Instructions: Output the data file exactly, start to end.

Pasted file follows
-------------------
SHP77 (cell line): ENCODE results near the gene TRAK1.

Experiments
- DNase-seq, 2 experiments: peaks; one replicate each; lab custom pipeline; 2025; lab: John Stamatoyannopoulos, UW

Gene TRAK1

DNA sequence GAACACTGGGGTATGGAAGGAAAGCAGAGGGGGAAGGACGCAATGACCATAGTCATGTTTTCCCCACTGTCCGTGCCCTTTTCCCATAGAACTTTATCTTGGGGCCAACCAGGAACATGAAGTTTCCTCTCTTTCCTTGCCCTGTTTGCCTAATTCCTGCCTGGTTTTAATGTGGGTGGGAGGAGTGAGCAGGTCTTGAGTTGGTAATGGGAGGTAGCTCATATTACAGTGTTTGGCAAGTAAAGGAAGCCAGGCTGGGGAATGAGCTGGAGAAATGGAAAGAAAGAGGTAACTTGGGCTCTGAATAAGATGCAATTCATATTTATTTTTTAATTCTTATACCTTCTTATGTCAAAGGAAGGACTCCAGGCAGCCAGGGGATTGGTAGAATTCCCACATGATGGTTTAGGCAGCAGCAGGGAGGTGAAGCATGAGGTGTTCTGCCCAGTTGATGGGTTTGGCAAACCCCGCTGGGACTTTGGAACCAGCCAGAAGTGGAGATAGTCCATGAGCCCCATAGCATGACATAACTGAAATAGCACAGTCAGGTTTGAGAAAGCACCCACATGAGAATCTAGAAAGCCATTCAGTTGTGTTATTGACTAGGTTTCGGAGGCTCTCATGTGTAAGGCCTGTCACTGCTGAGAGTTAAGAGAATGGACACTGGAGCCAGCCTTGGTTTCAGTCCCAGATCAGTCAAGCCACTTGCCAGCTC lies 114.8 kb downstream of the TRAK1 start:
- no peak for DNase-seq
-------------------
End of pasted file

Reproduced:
SHP77 (cell line): ENCODE results near the gene TRAK1.

Experiments
- DNase-seq, 2 experiments: peaks; one replicate each; lab custom pipeline; 2025; lab: John Stamatoyannopoulos, UW

Gene TRAK1

DNA sequence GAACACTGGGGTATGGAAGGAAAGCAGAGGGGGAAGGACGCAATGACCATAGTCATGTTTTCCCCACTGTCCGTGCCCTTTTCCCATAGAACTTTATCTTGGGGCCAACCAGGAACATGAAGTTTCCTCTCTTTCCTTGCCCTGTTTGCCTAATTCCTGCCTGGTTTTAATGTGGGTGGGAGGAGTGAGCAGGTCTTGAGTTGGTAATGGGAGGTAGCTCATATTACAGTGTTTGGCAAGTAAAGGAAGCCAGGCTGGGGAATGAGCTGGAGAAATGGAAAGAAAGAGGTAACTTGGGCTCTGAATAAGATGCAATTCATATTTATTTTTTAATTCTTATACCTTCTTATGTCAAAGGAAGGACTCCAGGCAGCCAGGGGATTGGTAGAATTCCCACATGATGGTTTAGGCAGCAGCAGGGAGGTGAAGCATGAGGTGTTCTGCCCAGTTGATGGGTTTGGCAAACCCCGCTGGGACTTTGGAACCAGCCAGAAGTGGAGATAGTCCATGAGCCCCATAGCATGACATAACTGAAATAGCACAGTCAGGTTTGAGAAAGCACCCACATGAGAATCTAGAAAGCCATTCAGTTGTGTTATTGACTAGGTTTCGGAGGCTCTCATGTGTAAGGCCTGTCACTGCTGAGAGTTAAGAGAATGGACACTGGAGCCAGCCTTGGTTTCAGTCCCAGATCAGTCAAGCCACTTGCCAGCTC lies 114.8 kb downstream of the TRAK1 start:
- no peak for DNase-seq